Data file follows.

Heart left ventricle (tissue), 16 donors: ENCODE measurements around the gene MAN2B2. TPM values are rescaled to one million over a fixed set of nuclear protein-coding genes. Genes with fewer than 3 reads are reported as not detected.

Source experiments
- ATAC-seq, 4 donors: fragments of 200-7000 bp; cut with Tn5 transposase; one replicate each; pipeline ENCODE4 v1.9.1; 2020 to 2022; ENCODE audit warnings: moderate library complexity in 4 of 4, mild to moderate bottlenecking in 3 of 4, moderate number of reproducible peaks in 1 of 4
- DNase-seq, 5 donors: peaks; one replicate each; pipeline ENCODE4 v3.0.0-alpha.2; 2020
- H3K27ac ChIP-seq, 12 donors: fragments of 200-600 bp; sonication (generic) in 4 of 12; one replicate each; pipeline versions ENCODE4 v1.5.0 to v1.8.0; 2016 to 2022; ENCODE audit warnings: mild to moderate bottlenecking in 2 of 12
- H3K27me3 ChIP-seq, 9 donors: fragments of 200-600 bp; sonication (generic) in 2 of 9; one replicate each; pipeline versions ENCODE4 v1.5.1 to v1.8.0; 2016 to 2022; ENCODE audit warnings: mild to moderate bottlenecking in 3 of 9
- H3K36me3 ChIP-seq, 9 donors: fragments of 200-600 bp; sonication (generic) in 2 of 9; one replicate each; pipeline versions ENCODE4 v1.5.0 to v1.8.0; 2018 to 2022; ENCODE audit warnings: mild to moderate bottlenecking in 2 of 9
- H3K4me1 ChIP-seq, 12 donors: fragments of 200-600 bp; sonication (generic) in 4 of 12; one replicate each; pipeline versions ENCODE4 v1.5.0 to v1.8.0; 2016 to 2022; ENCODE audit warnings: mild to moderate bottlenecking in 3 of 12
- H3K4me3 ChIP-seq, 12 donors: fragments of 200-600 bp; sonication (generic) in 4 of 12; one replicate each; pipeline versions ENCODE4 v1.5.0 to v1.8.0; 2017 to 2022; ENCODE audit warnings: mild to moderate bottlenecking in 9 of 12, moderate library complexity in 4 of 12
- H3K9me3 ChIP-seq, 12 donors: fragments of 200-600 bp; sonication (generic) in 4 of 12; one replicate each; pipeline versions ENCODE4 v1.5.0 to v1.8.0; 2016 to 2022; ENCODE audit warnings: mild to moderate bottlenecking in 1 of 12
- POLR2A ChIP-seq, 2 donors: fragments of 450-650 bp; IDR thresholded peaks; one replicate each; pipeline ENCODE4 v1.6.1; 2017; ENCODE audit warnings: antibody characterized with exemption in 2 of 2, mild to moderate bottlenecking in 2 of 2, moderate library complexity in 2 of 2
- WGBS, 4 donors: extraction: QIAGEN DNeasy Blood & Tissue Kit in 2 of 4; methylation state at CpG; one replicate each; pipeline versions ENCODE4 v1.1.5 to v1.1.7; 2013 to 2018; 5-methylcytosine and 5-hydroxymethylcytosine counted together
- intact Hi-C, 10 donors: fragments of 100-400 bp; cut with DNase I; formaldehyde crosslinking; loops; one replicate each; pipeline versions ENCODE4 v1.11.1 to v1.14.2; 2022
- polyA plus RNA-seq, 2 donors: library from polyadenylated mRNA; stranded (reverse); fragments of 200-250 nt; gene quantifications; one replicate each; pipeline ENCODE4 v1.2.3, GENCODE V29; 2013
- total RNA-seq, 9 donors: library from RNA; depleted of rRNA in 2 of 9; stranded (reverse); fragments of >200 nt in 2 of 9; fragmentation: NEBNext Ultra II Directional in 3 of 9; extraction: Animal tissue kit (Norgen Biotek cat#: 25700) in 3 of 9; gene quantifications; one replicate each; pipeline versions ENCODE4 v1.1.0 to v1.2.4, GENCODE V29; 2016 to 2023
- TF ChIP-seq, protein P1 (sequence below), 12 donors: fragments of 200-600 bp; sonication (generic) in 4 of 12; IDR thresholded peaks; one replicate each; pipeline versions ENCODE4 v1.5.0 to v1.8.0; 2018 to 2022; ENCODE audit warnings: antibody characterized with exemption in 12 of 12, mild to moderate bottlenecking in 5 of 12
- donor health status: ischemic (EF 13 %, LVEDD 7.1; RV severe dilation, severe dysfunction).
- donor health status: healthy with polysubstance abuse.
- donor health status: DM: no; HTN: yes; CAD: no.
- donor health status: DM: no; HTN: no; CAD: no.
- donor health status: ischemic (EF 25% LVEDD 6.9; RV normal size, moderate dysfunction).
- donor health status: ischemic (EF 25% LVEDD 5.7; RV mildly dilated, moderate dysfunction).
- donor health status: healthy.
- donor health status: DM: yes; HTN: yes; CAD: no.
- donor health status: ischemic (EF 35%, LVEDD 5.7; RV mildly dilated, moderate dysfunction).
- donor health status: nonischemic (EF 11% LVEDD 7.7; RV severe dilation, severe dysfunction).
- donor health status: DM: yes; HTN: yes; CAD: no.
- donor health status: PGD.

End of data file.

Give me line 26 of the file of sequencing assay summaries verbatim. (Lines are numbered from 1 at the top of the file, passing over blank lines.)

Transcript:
- donor health status: nonischemic (EF 11% LVEDD 7.7; RV severe dilation, severe dysfunction).